Agriculture in our country today is in a profound crisis. Wherever we look we see the evidence of this: static or falling crop yields, crop failures due to too little or too much rainfall, rampant diseases and pests and wild animal attacks, loss of crop and domestic animal biodiversity, soil erosion, deforestation, falling water tables, water-logging and soil salinisation, chemical pollution of soils, food, and ground water, farmer indebtedness and alienation of youth from farming. Some of these problems are as old as the practice of agriculture itself, some of them have arisen only during the past 50 years or so. All, however, are the result of our collective inability to understand natural processes and our failure to learn from past mistakes. Such heedlessness cannot continue if the future of our agriculture, national food security and general well-being as a nation are to be secured.
Let me hasten to add that this scenario is a worldwide phenomenon. And it has wider implications as well. The practice of chemical, mechanised agriculture today is contributing to as much as half the world’s emissions of greenhouse gases, and is contributing substantially to the depletion of finite supplies of petroleum, phosphates and increasingly other minerals as well, and to the general environmental degradation that is now occurring.
Ancient India had a fairly robust science that gave rise to an agriculture that was reasonably sustainable; at least it was more enduring than present agriculture, continuing for several millennia as compared to a mere half century for the Green Revolution agriculture now practised. That science might be termed the science of living systems, for the Earth and everything on it were seen as living entities, whose health could be adversely affected by violent human interventions. Its goal was the accommodation of human activities within this earth system. In contrast to this, the rationale of modern mechanistic science is the domination and control of nature, even to the extent of attempting to redesign it. But we are damaging nature, disrupting natural processes in attempting to do this. Modern ‘scientific’ agriculture is an unviable agenda. It has no future.
During the 20th century, a few scientists came to accept this fact – because their research produced results that could not be explained in terms of the theories of mechanistic science. These were mainly physicists and biologists. The alternative theories they designed amounted to an alternative science, one very similar in essence to that of the ancients; it recognised the livingness of all entities, even those that were supposed to be dead, inert matter, and the interdependence of all entities. This alternative science appeals to more and more people as an explanation for the present flood of negative feedback from the practice of modern agriculture, industry and lifestyles in general.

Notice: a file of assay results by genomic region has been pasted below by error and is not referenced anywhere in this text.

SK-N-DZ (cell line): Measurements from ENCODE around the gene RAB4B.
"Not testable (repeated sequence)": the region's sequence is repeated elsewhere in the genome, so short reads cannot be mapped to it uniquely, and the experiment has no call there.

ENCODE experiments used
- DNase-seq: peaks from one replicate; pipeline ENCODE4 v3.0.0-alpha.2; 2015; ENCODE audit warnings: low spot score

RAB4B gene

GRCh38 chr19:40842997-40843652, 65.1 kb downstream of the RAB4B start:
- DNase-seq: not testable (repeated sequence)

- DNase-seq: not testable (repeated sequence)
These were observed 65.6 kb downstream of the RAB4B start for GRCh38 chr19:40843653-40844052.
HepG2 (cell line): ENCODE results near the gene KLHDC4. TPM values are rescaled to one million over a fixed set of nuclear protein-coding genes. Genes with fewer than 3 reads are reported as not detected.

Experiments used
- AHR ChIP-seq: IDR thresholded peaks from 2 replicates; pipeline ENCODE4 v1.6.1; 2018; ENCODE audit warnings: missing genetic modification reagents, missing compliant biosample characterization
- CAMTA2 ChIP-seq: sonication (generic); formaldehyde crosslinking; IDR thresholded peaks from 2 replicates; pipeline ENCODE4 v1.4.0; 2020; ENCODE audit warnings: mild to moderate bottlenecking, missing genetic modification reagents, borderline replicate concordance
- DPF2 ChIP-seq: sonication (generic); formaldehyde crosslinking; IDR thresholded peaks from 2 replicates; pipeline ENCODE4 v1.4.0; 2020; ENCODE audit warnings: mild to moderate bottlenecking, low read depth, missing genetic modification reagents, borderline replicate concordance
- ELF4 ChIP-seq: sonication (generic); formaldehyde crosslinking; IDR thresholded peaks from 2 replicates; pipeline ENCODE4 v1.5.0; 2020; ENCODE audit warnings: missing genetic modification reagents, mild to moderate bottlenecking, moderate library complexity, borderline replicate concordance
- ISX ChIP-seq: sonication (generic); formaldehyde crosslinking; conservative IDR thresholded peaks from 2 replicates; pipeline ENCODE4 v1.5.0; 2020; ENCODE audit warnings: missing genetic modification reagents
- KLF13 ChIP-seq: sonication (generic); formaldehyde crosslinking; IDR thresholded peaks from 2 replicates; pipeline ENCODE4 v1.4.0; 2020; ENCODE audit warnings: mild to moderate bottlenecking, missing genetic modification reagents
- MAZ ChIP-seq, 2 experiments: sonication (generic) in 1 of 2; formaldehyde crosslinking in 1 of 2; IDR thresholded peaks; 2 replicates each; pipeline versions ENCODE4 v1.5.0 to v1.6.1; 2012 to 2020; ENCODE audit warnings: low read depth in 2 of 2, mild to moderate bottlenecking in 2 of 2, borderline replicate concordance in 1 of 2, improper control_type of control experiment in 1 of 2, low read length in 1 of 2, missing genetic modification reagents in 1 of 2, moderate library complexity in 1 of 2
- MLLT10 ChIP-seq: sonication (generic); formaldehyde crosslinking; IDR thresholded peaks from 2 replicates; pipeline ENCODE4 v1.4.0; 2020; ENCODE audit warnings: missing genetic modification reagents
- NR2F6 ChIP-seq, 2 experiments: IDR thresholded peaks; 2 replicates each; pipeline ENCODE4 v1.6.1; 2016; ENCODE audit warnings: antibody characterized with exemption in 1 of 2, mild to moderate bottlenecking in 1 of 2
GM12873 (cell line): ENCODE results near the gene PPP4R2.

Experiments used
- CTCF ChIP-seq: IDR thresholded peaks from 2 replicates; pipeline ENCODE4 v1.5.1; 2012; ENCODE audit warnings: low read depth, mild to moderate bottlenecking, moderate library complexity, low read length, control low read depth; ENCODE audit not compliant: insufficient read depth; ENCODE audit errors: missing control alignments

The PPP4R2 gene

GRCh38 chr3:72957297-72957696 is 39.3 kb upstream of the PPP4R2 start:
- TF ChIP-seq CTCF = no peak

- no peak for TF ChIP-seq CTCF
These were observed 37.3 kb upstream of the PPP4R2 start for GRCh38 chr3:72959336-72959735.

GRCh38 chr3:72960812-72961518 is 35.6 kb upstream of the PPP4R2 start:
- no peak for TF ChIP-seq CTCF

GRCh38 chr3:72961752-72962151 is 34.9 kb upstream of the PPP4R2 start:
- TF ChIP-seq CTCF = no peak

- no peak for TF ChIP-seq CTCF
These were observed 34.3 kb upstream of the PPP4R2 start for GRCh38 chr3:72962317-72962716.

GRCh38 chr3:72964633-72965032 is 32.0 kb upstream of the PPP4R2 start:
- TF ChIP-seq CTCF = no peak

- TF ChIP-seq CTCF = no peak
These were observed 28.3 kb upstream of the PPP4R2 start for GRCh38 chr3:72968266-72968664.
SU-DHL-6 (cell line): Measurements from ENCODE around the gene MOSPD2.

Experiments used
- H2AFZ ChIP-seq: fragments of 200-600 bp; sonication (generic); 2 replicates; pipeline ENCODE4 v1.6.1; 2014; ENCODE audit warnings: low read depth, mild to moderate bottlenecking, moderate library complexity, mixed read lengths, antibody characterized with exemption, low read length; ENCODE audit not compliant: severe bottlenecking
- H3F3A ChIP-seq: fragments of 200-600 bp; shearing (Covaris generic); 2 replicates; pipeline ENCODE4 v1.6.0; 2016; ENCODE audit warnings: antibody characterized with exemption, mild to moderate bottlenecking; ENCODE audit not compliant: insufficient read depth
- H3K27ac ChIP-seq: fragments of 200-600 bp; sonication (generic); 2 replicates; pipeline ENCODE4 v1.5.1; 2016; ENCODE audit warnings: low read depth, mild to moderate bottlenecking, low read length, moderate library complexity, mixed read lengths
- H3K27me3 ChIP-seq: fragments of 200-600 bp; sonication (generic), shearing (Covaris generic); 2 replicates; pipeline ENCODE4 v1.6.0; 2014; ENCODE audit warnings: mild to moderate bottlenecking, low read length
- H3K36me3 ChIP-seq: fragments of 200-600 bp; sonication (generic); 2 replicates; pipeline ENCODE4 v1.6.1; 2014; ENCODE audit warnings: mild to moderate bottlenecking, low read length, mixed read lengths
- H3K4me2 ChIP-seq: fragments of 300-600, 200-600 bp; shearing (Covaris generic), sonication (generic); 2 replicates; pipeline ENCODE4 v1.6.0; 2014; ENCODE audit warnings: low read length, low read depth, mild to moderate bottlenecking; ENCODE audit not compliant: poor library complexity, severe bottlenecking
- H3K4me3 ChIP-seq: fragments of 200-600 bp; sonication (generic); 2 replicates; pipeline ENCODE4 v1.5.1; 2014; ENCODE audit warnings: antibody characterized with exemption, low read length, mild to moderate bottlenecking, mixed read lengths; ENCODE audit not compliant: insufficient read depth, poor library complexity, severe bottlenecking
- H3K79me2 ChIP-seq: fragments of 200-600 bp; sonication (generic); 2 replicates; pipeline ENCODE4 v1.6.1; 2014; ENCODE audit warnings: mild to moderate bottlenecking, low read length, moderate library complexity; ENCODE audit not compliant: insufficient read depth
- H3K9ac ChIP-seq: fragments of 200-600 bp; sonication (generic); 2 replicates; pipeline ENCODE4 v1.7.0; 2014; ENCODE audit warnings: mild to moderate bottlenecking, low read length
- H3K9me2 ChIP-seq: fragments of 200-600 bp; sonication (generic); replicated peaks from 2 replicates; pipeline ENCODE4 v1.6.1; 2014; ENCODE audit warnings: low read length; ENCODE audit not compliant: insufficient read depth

Also during the 20th century, a few farmers here and there saw clearly that chemical agriculture is destructive and unsustainable, and began innovating boldly with alternative practices. They did not articulate the scientific rationale for these practices, but, as they seemed to work, these innovators continued their efforts to develop them. These practices have come to be known as natural farming, or ecological farming. And, when one attempts to rationalise these alternative systems of farming, one finds that the theoretical framework they presuppose dovetails neatly with the science of living systems pioneered by scientists. Both these 20th-century developments can be seen in a broad historical perspective as elements of a transformation in science and society, as momentous as that of the 17th-century in Europe at the hands of Descartes, Galileo, Kepler and Newton. Most of us, agricultural scientists, policy makers, and administrators, have yet to acknowledge this process of transformation and participate in it. Yet the future of our nation, demands of us that we do so.
Nevertheless, it is necessary to explain the fact that the ancients, their science of living systems notwithstanding, failed to create truly sustainable systems of farming. Rampant deforestation, soil erosion, water-logging and soil salinisation enfeebled agriculture and led to the ultimate demise of the ancient empires of the Mediterranean littoral, ancient Babylon and the Indus Valley civilisation. Indian farming survived, but was reduced to the low, steady state of productivity that characterised it at the beginning of the 20th century. Why did this happen? We can only surmise that the peoples of those times, like people today, were selfish, greedy and short-sighted, seeking only immediate, personal gain, over-riding their best intentions, and ignoring the fallout from their own past behaviour. Today we can no longer afford to do this. New ethical standards are needed in addition to a new science.